The Association of Southeast Asian Nations (ASEAN) focuses on further integration of the regional economies as the maritime disputes in South China Sea came to the fore in the summit’s agenda on Monday, in the Malaysian capital, Kuala Lumpur.
The 10 members bloc raises concerns over China’s territorial claims in the South China Sea, but some member states avoid unnecessarily antagonizing the People’s Republic in the summit.
As the host of the summit, Malaysian Prime Minister Najib Razak stressed the need for a non-confrontational approach to the issue with Beijing in order to keep the parties on the table.
"We will continue to engage China in a constructive way," the Malaysian PM said in a press conference after the leaders’ meeting.
"We hope to be able to influence China. It is also in their interest not to be seen as confronting ASEAN and that any attempt to destabilise this region will not benefit China either," he added.
Just before the summit started, the Philippines had urged the ASEAN nations on Sunday to take immediate actions for preventing Chinese land reclamations in the disputed waters in the South China Sea.
The Philippines is the loudest side against China’s territorial water claims in the region and believes that unless the ASEAN countries halt “Chinese revisionism,” the area will be taken under the “de facto Beijing control” in the medium term.
Manila had also filed a case against Chinese claims in the international arbitration tribunal in 2013. Philippine President Benigno Aquino III also reminded Manila’s worries earlier in a speech at the summit.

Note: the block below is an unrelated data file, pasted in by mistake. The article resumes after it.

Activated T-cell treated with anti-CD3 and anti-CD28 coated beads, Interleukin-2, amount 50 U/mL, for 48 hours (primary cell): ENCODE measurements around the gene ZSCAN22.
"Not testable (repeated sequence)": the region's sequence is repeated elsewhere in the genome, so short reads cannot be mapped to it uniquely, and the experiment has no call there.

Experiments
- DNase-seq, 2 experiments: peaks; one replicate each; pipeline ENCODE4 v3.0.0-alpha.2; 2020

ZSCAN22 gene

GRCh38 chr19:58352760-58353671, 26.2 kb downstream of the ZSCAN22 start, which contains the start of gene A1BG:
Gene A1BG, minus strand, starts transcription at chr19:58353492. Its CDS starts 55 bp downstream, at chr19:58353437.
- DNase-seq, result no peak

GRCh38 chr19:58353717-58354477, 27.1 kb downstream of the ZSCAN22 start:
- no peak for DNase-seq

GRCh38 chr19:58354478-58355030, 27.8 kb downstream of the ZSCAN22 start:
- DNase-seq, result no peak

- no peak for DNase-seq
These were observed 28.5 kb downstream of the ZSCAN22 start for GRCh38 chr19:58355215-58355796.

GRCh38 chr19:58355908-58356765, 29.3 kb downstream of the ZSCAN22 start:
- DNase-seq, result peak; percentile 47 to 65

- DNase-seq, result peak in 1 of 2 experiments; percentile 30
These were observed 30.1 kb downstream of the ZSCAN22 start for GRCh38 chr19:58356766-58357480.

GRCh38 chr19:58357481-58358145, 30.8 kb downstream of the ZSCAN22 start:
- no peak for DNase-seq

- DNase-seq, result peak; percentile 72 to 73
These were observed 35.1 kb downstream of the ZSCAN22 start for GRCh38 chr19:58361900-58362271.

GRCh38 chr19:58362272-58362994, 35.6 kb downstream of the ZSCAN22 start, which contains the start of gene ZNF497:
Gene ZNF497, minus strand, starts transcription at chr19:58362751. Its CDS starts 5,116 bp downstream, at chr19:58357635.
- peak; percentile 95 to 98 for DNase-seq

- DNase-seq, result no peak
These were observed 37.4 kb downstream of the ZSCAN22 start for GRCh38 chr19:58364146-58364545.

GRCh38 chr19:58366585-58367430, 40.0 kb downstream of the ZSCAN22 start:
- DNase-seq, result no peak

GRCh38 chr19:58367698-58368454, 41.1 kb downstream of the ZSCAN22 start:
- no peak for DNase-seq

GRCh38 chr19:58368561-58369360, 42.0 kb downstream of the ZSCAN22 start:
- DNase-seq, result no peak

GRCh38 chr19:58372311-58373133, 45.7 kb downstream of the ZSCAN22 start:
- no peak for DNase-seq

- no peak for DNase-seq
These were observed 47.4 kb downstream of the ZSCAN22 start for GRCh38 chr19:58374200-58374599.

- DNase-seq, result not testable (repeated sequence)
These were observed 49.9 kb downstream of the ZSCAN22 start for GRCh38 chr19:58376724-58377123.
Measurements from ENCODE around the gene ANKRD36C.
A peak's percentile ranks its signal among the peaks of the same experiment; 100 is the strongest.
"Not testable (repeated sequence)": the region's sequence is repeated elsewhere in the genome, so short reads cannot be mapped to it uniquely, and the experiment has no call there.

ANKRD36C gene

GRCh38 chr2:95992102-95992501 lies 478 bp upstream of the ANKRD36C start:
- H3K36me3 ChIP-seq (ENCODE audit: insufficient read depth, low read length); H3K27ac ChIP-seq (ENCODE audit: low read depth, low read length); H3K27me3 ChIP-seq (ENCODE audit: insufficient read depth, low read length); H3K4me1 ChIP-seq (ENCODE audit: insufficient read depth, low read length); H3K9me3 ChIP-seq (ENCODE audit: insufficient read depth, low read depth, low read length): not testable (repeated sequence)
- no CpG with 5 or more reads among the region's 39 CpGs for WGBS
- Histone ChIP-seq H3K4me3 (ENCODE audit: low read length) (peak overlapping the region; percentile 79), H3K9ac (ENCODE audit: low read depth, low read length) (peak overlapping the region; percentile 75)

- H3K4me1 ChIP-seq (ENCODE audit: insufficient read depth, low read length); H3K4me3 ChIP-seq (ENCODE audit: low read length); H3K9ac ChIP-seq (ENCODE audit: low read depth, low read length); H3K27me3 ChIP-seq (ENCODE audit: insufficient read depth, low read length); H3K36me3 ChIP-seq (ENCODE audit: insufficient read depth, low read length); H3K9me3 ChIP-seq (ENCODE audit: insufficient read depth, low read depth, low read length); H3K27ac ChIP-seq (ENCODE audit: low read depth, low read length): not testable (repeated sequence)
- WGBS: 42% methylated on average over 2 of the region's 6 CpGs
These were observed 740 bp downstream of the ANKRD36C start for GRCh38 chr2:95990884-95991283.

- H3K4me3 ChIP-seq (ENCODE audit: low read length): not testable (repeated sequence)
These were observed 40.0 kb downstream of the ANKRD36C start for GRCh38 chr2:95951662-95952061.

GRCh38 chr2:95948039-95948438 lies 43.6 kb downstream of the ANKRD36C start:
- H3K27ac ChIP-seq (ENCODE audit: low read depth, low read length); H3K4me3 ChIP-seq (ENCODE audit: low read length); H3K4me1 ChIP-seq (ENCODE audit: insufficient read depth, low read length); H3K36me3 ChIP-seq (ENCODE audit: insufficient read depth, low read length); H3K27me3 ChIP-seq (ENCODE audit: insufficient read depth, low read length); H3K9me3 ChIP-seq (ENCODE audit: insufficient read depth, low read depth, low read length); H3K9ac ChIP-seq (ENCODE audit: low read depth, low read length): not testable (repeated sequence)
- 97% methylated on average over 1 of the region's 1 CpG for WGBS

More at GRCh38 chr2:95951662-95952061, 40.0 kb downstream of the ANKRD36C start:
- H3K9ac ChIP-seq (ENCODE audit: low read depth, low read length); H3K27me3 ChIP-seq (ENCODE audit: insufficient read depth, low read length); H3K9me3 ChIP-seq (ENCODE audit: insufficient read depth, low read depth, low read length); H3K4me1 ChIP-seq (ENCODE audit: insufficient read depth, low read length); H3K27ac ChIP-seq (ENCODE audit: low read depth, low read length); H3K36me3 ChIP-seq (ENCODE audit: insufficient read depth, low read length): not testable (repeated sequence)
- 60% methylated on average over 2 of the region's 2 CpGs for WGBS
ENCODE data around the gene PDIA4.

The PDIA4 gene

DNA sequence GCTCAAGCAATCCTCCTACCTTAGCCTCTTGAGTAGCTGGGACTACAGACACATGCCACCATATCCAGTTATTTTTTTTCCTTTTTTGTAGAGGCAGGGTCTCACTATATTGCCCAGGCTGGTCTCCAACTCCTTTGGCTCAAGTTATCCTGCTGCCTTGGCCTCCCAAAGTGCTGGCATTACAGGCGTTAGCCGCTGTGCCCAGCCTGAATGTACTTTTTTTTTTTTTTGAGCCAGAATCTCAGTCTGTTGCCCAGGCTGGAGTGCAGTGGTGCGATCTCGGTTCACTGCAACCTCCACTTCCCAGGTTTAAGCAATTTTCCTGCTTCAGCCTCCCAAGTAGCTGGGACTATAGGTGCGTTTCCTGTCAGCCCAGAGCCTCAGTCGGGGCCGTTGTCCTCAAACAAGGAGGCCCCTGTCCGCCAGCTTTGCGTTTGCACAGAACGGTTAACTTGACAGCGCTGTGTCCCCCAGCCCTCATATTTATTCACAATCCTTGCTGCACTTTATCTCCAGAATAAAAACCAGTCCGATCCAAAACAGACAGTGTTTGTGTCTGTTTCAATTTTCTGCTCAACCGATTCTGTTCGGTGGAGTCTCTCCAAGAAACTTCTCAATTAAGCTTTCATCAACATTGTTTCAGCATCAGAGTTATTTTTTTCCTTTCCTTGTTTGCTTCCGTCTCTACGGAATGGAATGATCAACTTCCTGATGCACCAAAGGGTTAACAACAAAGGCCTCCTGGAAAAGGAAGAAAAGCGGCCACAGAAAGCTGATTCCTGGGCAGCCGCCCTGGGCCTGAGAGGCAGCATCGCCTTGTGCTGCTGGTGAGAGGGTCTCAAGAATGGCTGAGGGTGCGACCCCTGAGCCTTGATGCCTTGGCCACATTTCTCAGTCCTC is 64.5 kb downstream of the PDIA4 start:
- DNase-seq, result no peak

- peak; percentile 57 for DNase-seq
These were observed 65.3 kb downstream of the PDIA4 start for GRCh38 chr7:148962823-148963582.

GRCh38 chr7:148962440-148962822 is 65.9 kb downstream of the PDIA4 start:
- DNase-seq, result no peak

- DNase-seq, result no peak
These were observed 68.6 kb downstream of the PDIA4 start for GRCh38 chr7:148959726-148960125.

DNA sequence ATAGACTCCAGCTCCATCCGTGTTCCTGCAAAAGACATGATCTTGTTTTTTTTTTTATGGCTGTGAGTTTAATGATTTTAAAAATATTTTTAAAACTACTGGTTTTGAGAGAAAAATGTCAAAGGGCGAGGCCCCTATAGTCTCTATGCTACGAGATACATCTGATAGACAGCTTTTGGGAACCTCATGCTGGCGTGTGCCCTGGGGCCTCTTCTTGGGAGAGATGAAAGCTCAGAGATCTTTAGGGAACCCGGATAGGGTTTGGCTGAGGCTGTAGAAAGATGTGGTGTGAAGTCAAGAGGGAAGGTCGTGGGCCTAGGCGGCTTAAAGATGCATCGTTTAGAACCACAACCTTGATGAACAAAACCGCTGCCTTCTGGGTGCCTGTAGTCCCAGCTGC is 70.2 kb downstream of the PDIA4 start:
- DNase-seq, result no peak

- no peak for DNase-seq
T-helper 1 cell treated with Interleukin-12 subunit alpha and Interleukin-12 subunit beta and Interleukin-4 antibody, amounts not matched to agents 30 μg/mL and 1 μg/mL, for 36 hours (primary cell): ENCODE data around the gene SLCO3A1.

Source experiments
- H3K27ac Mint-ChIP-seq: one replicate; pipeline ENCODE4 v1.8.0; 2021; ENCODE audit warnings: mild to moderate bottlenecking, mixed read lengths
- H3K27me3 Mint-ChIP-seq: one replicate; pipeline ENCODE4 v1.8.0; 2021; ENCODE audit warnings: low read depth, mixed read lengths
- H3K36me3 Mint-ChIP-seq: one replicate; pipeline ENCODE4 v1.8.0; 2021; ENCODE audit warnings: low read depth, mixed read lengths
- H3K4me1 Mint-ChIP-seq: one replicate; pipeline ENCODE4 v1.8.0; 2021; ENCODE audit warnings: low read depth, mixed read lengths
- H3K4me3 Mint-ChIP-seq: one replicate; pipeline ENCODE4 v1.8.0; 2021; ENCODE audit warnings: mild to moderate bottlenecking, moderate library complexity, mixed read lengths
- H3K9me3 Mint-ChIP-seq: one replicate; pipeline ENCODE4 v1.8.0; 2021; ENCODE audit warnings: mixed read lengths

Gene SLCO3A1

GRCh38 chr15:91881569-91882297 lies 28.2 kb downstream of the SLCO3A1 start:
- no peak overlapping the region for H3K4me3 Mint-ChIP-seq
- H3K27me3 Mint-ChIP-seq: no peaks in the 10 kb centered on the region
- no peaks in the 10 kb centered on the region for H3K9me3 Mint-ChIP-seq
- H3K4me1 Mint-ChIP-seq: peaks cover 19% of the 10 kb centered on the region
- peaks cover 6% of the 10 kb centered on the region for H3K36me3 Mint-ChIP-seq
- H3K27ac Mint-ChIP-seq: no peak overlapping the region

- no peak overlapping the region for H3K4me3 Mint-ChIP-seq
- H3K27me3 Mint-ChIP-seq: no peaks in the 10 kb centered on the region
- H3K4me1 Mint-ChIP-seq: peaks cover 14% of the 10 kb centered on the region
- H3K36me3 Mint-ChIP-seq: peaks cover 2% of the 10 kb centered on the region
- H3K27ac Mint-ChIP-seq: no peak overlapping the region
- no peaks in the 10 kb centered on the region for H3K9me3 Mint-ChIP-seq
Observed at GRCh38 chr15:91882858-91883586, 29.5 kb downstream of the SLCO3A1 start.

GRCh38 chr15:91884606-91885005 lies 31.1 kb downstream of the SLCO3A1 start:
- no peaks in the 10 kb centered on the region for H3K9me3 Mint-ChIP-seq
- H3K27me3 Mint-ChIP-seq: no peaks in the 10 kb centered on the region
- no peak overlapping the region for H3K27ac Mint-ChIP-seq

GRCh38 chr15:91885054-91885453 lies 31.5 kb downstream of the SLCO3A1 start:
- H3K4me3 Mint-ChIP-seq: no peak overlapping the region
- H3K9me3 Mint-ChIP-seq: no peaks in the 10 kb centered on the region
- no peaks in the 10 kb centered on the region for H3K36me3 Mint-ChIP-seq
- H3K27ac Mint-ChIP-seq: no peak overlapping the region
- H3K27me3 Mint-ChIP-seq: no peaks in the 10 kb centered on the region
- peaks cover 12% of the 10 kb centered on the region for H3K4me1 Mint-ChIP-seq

"The massive reclamation activities undertaken by China pose a threat to the security and stability of the region, cause irreparable damage to the marine environment and threaten the livelihood of many of our peoples," the Philippine president said. But, Malaysia takes a more constructive approach and indirectly rejected Manila's offer to stand against Beijing in the summit.
Instead, Malaysia sought an "expeditious resolution" to the water disputes in the South China Sea. China has long been confronting with its neighbours Taiwan, Malaysia, the Philippines, Vietnam and Brunei in the South China Sea territorial waters.
The parties’ claims overlap on maritime transportation, exclusive economic zones, fishing grounds, undersea bed gas and oil reserves have already deteriorated the problem as China started to build artificial Spratly Islands last year. Officials from the ASEAN countries and China are scheduled to meet in the months to come for hastening peace negotiations on the issue, according to Malaysian side.